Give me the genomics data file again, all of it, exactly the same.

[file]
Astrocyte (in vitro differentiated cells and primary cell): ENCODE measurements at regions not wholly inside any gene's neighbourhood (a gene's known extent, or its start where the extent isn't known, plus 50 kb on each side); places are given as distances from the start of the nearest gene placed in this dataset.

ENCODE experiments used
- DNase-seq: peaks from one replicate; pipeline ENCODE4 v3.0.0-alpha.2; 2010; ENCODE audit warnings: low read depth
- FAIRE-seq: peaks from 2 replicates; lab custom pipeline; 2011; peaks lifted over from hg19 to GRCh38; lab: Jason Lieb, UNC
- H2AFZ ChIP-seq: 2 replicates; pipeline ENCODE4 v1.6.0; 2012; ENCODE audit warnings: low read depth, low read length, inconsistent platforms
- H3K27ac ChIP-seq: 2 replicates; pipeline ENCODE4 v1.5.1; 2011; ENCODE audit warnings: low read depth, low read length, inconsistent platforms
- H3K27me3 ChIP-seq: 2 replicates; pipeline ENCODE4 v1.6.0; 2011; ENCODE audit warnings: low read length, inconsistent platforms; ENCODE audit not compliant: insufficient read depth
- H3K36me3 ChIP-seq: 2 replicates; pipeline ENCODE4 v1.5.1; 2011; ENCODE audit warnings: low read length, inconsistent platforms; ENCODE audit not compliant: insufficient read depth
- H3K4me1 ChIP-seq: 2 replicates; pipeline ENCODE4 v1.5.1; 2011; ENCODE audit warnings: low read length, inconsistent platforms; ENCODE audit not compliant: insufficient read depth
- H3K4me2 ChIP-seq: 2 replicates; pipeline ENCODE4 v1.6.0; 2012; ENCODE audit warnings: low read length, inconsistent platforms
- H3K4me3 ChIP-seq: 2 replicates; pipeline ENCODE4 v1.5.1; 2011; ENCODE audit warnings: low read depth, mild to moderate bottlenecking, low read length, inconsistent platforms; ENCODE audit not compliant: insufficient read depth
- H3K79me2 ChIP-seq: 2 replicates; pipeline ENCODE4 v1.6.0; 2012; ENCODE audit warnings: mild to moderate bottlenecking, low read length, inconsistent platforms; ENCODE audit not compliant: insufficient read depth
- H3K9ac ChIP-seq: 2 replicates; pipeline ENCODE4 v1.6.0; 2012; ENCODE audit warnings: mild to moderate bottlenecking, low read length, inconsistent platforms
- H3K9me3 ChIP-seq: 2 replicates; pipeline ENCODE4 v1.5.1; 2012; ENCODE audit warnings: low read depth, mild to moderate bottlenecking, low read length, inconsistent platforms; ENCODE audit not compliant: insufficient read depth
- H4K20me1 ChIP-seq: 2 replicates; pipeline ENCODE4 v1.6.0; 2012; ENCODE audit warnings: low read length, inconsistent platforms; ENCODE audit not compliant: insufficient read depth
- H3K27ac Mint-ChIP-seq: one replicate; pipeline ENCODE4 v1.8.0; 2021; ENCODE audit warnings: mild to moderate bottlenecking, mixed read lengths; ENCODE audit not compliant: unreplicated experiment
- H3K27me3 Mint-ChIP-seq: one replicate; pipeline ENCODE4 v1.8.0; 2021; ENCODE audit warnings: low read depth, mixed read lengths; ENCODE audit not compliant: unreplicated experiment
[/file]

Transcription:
Astrocyte (in vitro differentiated cells and primary cell): ENCODE measurements at regions not wholly inside any gene's neighbourhood (a gene's known extent, or its start where the extent isn't known, plus 50 kb on each side); places are given as distances from the start of the nearest gene placed in this dataset.

ENCODE experiments used
- DNase-seq: peaks from one replicate; pipeline ENCODE4 v3.0.0-alpha.2; 2010; ENCODE audit warnings: low read depth
- FAIRE-seq: peaks from 2 replicates; lab custom pipeline; 2011; peaks lifted over from hg19 to GRCh38; lab: Jason Lieb, UNC
- H2AFZ ChIP-seq: 2 replicates; pipeline ENCODE4 v1.6.0; 2012; ENCODE audit warnings: low read depth, low read length, inconsistent platforms
- H3K27ac ChIP-seq: 2 replicates; pipeline ENCODE4 v1.5.1; 2011; ENCODE audit warnings: low read depth, low read length, inconsistent platforms
- H3K27me3 ChIP-seq: 2 replicates; pipeline ENCODE4 v1.6.0; 2011; ENCODE audit warnings: low read length, inconsistent platforms; ENCODE audit not compliant: insufficient read depth
- H3K36me3 ChIP-seq: 2 replicates; pipeline ENCODE4 v1.5.1; 2011; ENCODE audit warnings: low read length, inconsistent platforms; ENCODE audit not compliant: insufficient read depth
- H3K4me1 ChIP-seq: 2 replicates; pipeline ENCODE4 v1.5.1; 2011; ENCODE audit warnings: low read length, inconsistent platforms; ENCODE audit not compliant: insufficient read depth
- H3K4me2 ChIP-seq: 2 replicates; pipeline ENCODE4 v1.6.0; 2012; ENCODE audit warnings: low read length, inconsistent platforms
- H3K4me3 ChIP-seq: 2 replicates; pipeline ENCODE4 v1.5.1; 2011; ENCODE audit warnings: low read depth, mild to moderate bottlenecking, low read length, inconsistent platforms; ENCODE audit not compliant: insufficient read depth
- H3K79me2 ChIP-seq: 2 replicates; pipeline ENCODE4 v1.6.0; 2012; ENCODE audit warnings: mild to moderate bottlenecking, low read length, inconsistent platforms; ENCODE audit not compliant: insufficient read depth
- H3K9ac ChIP-seq: 2 replicates; pipeline ENCODE4 v1.6.0; 2012; ENCODE audit warnings: mild to moderate bottlenecking, low read length, inconsistent platforms
- H3K9me3 ChIP-seq: 2 replicates; pipeline ENCODE4 v1.5.1; 2012; ENCODE audit warnings: low read depth, mild to moderate bottlenecking, low read length, inconsistent platforms; ENCODE audit not compliant: insufficient read depth
- H4K20me1 ChIP-seq: 2 replicates; pipeline ENCODE4 v1.6.0; 2012; ENCODE audit warnings: low read length, inconsistent platforms; ENCODE audit not compliant: insufficient read depth
- H3K27ac Mint-ChIP-seq: one replicate; pipeline ENCODE4 v1.8.0; 2021; ENCODE audit warnings: mild to moderate bottlenecking, mixed read lengths; ENCODE audit not compliant: unreplicated experiment
- H3K27me3 Mint-ChIP-seq: one replicate; pipeline ENCODE4 v1.8.0; 2021; ENCODE audit warnings: low read depth, mixed read lengths; ENCODE audit not compliant: unreplicated experiment